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        1. But all TOO productive on behalf of the societal elements she represents! I wonder if that lawsuit initiated on behalf of some young people is the one re: climate change said to be approaching its place on SCOTUS docket? Gee, how will the daughter of a Royal Dutch Shell bigshot vote? I’m biting my fingernails! The suspense is killing me!

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          1. I didn’t understand at first why Big Oil would want the case to come before SCOTUS, instead of being heard at the city or state levels, but then I read that in federal cases, discovery is limited and it’s easier to obtain a dismissal.

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          2. Plus the federal courts are increasingly stuffed with corporate-friendly conservatives. I guess because corporations are people and they need friends too.

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          3. When, in the “debate”–I didn’t call it “debate #1” because at this point, the two “heavyweights” may not even go toe to toe again–Trump criticized the Obama admin. for leaving office without filling X number of Federal Judiciary vacancies, I was stunned that Biden failed to retort “Those slots were vacant because the GOP refused to allow them to be filled”!! [Assuming those were the vacancies Trump was referring to; 134 or 174 or some such figure he gave? But he may well have been just spouting nonsense off the top of his warped head for all I know.]

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      2. Barrett is age 48, is she? I think I heard that briefly on a news summary. If she lives as long as RGB and some other SCOTUS members have, she could be on “the big bench” for four decades. Four decades of supporting the most reactionary positions imaginable. We really, really need to expand number of seats behind that bench!! (With this “we,” I boldly speak on behalf of the few sane Americans remaining, not the Democratic Party or Joe Biden personally.)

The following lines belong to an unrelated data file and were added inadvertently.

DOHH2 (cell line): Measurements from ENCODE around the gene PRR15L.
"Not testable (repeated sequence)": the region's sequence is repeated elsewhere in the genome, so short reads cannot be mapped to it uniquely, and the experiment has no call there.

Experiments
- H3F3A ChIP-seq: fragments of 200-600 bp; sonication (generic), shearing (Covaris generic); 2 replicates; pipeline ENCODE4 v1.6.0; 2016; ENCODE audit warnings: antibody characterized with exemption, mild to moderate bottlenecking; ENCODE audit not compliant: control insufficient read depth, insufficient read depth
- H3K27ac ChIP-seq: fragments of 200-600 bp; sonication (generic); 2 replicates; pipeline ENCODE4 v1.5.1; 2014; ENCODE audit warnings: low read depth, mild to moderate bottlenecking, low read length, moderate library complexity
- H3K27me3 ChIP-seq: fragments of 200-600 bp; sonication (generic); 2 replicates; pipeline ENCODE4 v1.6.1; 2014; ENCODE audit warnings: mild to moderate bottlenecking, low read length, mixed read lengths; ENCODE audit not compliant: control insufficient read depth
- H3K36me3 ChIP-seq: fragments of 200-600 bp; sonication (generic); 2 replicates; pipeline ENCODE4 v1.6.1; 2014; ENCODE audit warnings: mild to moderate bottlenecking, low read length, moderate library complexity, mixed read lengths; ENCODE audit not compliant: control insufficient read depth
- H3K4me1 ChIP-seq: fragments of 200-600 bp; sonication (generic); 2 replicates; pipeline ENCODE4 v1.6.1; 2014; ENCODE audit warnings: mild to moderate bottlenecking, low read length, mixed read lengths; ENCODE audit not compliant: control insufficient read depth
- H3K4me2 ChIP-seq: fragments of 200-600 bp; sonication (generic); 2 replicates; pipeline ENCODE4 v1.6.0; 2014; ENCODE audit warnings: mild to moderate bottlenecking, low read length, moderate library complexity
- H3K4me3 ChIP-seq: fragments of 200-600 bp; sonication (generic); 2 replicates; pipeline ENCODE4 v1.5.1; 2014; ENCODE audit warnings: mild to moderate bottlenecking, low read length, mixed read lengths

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        1. Couldn’t agree more. The fact that Uncle Joe won’t even respond to questions about increasing the number of justices speaks to his lack of a spine, as well as his condition of being joined at the hip to Wall Street.

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  12. Is this a record number of comments for one of your articles? I’ll add to the tally with a call-back to your Agony Booth question on why do I think that liberals are behaving barbarically. The Dem antics in the recent hearings are a perfect example. That behavior makes me think of them as barbarians. The why for the behavior? Power, of course. To steal part of one of your comments above…it was just a circle of bullies and lackeys. Screeching barbarians. It was like watching Animal Channel with a bunch of hyenas trying desperately to take down a mother lion, and coming away with some missing hide for their efforts. Interesting to see Amy Klobuchar reduced to a stammering teenager. Also interesting to see K-la attended via wobbly video, most likely because she would have literally shriveled and melted in the presence of ACB. So, barbarianism aside, the Law is not dead in America. It is actually being reborn. And with ACB, there is a far better chance it will survive to serve its purpose, and not be continually aborted in the interest of the social justice flavor of the week : )